Encyclopedia > Beetle

  Article Content

Beetle

For alternate meanings see: Beetle (disambiguation)

Beetles (Coleoptera) are one of the main groups of insects. They are the most speciose order in the entire animal kingdom, followed closely by the butterflies, bees and wasps, and flies. 40 % of all animal species are beetles, and every day new species are discovered.

Beetles

larger image
Scientific classification
Kingdom: Animalia
Phylum: Arthropoda
Class: Insecta
Subclass: Pterygota[?]
Superorder: Neoptera[?]
Order: Coleoptera
Families
Suborder Adephaga
   Rhysodidae[?]
   Cicindelidae - Tiger Beetle
   Carabidae[?] - Ground Beetle
   Paussidae[?]
   Amphizoidae[?]
   Hygrobiidae[?]
   Haliplidae[?]
   Dytiscidae[?] - True Water (or Diving) Beetle
   Gyrinidae[?] - Whirligig Beetle
Suborder Archostemata
   Cupedidae[?]
   Micromalthidae[?]
Suborder Polyphaga
 Superfamily Hydrophiloidea
   Hydrophilidae[?]
 Superfamily Histeroidea
   Sphaeritidae[?]
   Synteliidae[?]
   Histeridae[?]
 Superfamily Staphylinoidea
   Sphaeriidae[?]
   Clambidae[?]
   Limulodidae[?]
   Hydroscaphidae[?]
   Ptiliidae[?]
   Leptinidae[?]
   Anisotomidae[?]
   Silphidae - Carrion beetles
   Scydmaenidae[?]
   Scaphidiidae[?]
   Pselaphidae[?]
   Staphylinidae[?] - Rove Beetle
 Superfamily Scarabaeoidea
   Passalidae[?]
   Lucanidae - Stag Beetle
   Trogidae[?]
   Acanthoceridae[?]
   Geotrupidae[?]
   Scarabaeidae - Chafer, etc.
 Superfamily Dascilloidea
   Dascillidae[?]
   Helodidae[?]
   Eucinetidae[?]
 Superfamily Byrrhoidea
   Byrrhidae[?]
   Georyssidae[?]
 Superfamily Dryopoidea
   Psephenidae[?]
   Eurypogonidae[?]
   Ptilodactylidae[?]
   Chelonariidae[?]
   Heteroceridae[?]
   Limnichidae[?]
   Dryopidae[?]
   Elmidae[?]
 Superfamily Rhipiceroidea
   Rhipiceridae[?]
   Callirhipidae[?]
 Superfamily Buprestoidea
   Buprestidae[?]
 Superfamily Elateroidea
   Cebrionidae[?]
   Elateridae[?] - Click Beetle
   Trixagidae[?]
   Cerophytidae[?]
   Eucnemidae[?]
 Superfamily Cantharoidea
   Drilidae[?]
   Phengodidae[?]
   Lampyridae - fire-fly
   Cantharidae[?] - "Spanish fly"
   Lycidae[?]
 Superfamily Dermestoidea
   Nosodendridae[?]
   Dermestidae[?]
   Thorictidae[?]
 Superfamily Bostrychoidea
   Anobiidae[?]
   Ptinidae[?]
   Bostrychidae[?]
   Lyctidae[?] - Powder Post Beetle
 Superfamily Cleroidea
   Trogositidae[?]
   Cleridae[?]
   Melyridae[?]
   Phloiophilidae[?]
 Superfamily Lymexyloidea
   Lymexylidae[?]
 Superfamily Cucujoidea
  Section Clavicornia
   Nitidulidae[?]
   Rhizophagidae[?]
   Sphindidae[?]
   Protocucujidae[?]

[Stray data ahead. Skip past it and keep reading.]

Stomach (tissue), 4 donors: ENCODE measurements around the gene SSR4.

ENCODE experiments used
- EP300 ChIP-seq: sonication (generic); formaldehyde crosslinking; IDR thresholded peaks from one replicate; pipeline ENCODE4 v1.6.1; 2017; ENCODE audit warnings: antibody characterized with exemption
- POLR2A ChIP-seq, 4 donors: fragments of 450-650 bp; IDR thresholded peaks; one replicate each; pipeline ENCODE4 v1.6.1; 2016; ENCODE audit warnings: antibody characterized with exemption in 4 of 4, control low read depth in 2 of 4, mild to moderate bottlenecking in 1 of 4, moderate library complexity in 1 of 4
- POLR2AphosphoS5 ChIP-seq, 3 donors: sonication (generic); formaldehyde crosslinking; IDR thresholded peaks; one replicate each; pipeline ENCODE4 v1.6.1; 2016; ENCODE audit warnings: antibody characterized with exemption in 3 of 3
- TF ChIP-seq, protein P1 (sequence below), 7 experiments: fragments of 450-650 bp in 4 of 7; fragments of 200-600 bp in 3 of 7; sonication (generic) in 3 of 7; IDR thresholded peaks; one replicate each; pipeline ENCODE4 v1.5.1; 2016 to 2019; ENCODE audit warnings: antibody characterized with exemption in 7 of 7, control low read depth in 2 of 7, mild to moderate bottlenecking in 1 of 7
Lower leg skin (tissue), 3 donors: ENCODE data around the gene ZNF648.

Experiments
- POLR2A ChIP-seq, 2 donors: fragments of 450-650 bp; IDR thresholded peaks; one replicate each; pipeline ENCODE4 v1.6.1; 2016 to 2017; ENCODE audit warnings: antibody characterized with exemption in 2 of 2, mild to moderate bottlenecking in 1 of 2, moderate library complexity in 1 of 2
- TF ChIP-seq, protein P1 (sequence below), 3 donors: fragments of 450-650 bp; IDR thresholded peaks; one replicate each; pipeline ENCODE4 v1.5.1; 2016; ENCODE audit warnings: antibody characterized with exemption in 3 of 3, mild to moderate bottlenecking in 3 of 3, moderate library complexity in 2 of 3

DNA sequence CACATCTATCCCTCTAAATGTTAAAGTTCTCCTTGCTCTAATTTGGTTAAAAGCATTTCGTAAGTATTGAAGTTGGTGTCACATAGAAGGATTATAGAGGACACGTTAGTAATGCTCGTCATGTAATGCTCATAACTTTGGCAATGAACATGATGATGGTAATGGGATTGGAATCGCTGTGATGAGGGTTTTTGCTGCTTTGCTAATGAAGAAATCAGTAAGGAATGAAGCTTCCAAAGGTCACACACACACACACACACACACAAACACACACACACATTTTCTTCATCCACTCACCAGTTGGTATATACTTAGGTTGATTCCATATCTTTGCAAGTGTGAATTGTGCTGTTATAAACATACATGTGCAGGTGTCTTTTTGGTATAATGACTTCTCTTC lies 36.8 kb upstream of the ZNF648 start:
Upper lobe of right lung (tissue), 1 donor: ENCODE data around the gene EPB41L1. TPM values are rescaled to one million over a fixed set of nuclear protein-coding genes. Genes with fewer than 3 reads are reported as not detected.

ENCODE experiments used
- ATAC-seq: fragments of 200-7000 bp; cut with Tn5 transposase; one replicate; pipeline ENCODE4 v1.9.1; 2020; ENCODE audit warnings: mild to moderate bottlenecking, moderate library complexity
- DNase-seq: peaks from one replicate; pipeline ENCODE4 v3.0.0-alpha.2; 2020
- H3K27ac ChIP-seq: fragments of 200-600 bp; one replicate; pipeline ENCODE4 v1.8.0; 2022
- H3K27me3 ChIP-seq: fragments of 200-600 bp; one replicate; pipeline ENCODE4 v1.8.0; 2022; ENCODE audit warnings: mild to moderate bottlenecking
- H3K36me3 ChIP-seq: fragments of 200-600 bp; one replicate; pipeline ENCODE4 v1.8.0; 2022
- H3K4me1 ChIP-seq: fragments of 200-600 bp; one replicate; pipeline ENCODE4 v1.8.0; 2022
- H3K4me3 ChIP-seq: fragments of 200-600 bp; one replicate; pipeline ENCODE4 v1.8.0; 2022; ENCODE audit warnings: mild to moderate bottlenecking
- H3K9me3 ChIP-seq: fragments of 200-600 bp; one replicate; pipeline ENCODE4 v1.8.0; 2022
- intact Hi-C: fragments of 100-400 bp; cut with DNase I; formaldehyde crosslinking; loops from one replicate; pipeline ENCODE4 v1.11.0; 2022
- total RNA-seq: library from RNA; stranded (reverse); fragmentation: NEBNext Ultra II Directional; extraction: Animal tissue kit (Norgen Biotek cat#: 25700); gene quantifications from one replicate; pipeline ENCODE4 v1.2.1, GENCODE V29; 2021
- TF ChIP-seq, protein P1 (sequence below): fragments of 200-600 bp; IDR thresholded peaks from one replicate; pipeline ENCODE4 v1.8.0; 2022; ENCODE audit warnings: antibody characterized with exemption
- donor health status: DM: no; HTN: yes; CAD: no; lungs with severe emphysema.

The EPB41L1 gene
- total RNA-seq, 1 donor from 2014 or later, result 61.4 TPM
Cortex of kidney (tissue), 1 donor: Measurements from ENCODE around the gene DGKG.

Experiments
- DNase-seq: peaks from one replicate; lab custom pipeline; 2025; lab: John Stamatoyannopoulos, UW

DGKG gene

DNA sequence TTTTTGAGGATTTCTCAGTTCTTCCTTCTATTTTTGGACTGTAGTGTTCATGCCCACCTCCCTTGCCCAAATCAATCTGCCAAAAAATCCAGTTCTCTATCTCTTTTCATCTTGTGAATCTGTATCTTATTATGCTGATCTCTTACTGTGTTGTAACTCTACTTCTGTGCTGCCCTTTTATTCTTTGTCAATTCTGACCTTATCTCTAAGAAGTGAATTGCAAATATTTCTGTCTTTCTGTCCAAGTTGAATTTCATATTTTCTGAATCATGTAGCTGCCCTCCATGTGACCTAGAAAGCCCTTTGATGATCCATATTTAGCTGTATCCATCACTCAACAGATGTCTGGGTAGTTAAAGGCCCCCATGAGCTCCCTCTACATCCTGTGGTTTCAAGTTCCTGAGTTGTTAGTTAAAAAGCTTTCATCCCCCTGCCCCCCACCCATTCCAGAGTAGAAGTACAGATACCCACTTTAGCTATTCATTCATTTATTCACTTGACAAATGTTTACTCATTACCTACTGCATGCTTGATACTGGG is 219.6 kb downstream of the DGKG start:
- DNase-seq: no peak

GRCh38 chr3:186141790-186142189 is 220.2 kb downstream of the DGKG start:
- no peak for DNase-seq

Passandridae[?]
   Cucujidae[?]
   Silvanidae[?]
   Helotidae[?]
   Phycosecidae[?]
   Propalticidae[?]
   Cryptophagidae[?]
   Biphyllidae[?]
   Byturidae[?]
   Languriidae[?]
   Erotylidae[?]
   Phalacridae
   Cisidae[?]
   Cerylonidae[?]
   Corylophidae[?]
   Coccinellidae - Ladybug
   Endomychidae[?]
   Discolomidae[?]
   Lathridiidae[?]
   Merophysiidae[?]
  Section Heteromera
   Colydiidae[?]
   Mycetophagidae[?]
   Pterogeniidae[?]
   Nilionidae[?]
   Tenebrionidae[?]
   Zopheridae[?]
   Boridae[?]
   Lagriidae[?]
   Alleculidae[?]
   Monommidae[?]
   Elacatidae[?]
   Inopeplidae[?]
   Salpingidae[?]
   Cononotidae[?]
   Pythidae[?]
   Hemipeplidae[?]
   Mycteridae[?]
   Trictenotomidae[?]
   Pyrochroidae[?] - Cardinal Beetle
   Melandryidae[?]
   Tetratomidae[?]
   Scraptiidae[?]
   Mordellidae[?]
   Rhipiphoridae[?]
   Meloidae[?] - Oil Beetle, Blister Beetle
   Cephaloidae[?]
   Anthicidae[?]
   Oedemeridae[?]
   Pedilidae[?]
   Aderidae[?]
   Petriidae[?]
 Superfamily Chrysomeloidea
   Cerambycidae[?]
   Bruchidae[?]
   Chrysomelidae[?]
 Superfamily Curculionoidea
   Nemonychidae[?]
   Anthribidae[?]
   Belidae[?]
   Oxycorynidae[?]
   Aglycyderidae[?]
   Attelabidae[?]
   Brenthidae[?]
   Apionidae[?]
   Curculionidae - Weevil

The forewings of beetles are transformed into hard shells, called elytra. These elytra form an armour protecting the abdomen and the sensitive hindwings. The forewings are not used (at least not actively flapped) in flying, but they must (in most species) be raised in order to move the hindwings. After landing the hindwings are folded below the elytra. Most beetles can fly, but few reach the dexterity of some other groups, e.g. flies, and many species only fly if absolutely necessary. Some beetles have elytra that have grown together and cannot fly at all; a few have lost their wings altogether.

Beetles can be found in almost all biotopes. They don't occur in the sea or in the polar regions.

Beetles are endopterygotes[?] with complete metamorphosis[?]. The larva of a beetle is called a grub.

When J. B. S. Haldane, British physiologist and philosopher, was asked what his studies of nature revealed about God, he replied, "An inordinate fondness for beetles."


Larger Aphthona flava flea beetle



All Wikipedia text is available under the terms of the GNU Free Documentation License

 
  Search Encyclopedia

Search over one million articles, find something about almost anything!
 
 
  
  Featured Article
TLAs from EAA to HZZ

... FXC[?] FXD[?] FXE[?] FXF[?] FXG[?] FXH[?] FXI[?] FXJ[?] FXK[?] FXL[?] FXM[?] FXN[?] FXO[?] FXP[?] FXQ[?] FXR[?] FXS[?] FXT[?] FXU[?] FXV[?] FXW[?] FXX[?] FXY[?] FXZ[?] ...